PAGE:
Chester Voluntary Action – campaigning podcast
We were delighted to be asked by Chester Voluntary Action to be involved in their first podcast ‘Disability Focus’ where they were concentrating on the issue of the Stay Up Late campaign. We love being involved in things like this and also are always excited to hear how people are campaigning in their local areas. However, it’s also tinged with a sense of total frustration at hearing the stories which you’ll hear in the podcast.
that’s what we do, it’s routine and we have to get home for meds because of night staff and things like that
Stories of people’s rights being denied in casual ways
How dancers are helped in to their coats by support workers while they’re still on the dance floor
How people with learning disabilities have to seek the permission of their support workers before organising a night out
People being tricked in to thinking the night is over by their ‘ever so clever’ carer.
These issues, as we know, aren’t peculiar to the Cheshire area – and we’ve heard stories like this for years.
One that sticks out is the heart breaking story of a performer being taken home before he had the opportunity to perform the dance piece he’d been working on for months, or the musician who was taken off the stage mid performance by their support worker. It’s actually hard to find words to describe the levels of disrespect this shows for people without coming over all sweary!
Sometimes these support workers think they’re more than what they actually are and they think they rule you instead of you rule them.
What’s going on?
I’ve transcribed some of the interviews in the podcast, and you can hear the whole episode by following the link below. However, I think Ian (featured in the article) sums it up by describing the impact on performers and clubbers alike:
…people need to get back because of support staff and some people get a bit upset because it’s a big part of their lives like
Too right Ian, it might well be a big part of their lives, I know going out and spending time with my mates is a big part of my life and something I look forward to.
It just seems that there’s a culture where support staff don’t take any time to consider the impact of their actions on the people they support, the impact on their self-esteem and also mental health.
Presenter – …what would be your ideal time to come home at?
Michael – On a Friday half past twelve, what’s wrong with that?
We’ve been banging on about this for ages (as you know) and sometimes it can feel overwhelming to know where to start with all the deprivation of rights for people with learning disabilities to just have a social life but we’ve got a plan forming in our heads!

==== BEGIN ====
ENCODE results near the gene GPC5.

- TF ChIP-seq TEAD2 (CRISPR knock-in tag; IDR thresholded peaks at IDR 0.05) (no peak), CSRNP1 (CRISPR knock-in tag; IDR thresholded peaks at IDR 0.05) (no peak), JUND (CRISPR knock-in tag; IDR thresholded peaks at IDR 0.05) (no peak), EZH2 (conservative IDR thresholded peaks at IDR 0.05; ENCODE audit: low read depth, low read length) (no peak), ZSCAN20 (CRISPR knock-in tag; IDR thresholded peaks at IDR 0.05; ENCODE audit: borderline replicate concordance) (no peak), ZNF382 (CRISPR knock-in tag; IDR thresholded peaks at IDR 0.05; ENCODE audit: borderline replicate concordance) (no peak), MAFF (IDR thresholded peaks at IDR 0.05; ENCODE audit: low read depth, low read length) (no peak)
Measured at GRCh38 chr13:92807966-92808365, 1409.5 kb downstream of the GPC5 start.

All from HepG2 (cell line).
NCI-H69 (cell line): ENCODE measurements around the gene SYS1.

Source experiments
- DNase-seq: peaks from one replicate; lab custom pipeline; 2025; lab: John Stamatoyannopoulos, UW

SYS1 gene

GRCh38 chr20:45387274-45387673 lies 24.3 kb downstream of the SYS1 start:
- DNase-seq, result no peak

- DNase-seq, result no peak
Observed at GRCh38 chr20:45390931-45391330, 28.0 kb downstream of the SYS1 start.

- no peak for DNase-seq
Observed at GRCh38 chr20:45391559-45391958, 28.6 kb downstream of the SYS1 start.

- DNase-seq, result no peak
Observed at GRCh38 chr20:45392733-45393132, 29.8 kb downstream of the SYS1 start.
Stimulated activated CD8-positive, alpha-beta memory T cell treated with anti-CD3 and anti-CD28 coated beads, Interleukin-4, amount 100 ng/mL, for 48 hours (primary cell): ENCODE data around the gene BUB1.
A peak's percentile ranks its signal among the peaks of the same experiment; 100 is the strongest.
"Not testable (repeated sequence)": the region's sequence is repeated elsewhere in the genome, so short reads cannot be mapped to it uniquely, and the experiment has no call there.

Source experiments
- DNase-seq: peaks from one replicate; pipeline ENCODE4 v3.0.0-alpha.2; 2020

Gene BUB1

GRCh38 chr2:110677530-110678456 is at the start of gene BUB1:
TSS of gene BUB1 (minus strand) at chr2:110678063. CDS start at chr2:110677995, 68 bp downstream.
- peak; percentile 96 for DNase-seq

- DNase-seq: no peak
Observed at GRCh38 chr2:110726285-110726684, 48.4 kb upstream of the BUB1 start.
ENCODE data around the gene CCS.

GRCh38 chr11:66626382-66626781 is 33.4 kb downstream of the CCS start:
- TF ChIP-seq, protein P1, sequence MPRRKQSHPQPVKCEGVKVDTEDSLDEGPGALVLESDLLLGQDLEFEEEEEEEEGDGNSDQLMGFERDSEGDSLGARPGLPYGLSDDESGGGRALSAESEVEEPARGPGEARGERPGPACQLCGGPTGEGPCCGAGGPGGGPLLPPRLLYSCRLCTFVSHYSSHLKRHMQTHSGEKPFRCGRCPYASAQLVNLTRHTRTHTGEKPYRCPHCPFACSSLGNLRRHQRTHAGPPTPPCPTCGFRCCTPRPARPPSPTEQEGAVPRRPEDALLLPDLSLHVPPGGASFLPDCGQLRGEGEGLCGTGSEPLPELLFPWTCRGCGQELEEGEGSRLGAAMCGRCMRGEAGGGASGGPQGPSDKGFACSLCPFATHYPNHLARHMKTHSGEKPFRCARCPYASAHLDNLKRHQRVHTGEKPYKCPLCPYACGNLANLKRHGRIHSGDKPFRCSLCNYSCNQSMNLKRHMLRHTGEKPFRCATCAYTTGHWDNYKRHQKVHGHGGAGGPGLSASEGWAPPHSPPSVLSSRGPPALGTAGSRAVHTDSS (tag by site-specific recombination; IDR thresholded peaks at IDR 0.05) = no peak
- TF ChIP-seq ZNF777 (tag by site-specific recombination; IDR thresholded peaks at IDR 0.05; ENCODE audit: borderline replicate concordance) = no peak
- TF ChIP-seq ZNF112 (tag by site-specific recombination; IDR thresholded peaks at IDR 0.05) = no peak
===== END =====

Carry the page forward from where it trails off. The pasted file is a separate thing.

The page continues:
It also brought to mind this blogpost we wrote in 2015 – ‘The 6 Types of Support Worker’ which actually upset a few people, maybe the recognised they weren’t our ideal ‘Type 5’!
Listen to the full podcast from Chester Voluntary Action to here:
If we ask the service users “would they like to go to [an event]?” the first thing that will come out of their mouth is “I’ll have to ask me staff”.
Why should they have to ask their staff? If they want to go their staff should be finding ways to make them go to make it happen for them to give them the chances.
We’ve got a plan!
We’ve said this before “We’ve got a plan” and we’re also not even quite sure how we’re going to fund this plan yet but we’re going to make it happen one way or another.
This plan is to have a series of one-day events which you could call a conference but they’re going to be a practical day of creating a co-produced plan to make some action happen. We’ll be inviting people with learning disabilities, advocates, support workers, managers and commissioners and we will focus on making something happen.
So watch this space – something is going to happen!
Here’s a transcript of the interviews in the podcast and I challenge you to not get angry! (Click on the image to see a PDF file)
In the clip they chose to play Farty Animals by Heavy Load and it made me think of this Youtube clip where me and Michael are have a debate about the name of the song, whilst enjoying the sunshine at Wychwood Festival. It always makes me laugh, and while we’re feeling pretty angry here at Stay Up Late after listening to this great podcast we’re always reminded to carry on our work in good humour. As John Lydon said after all “Anger is an energy!”
Thank you to ChesterVoluntary Action for recording this podcast and we’re looking forward to hearing more.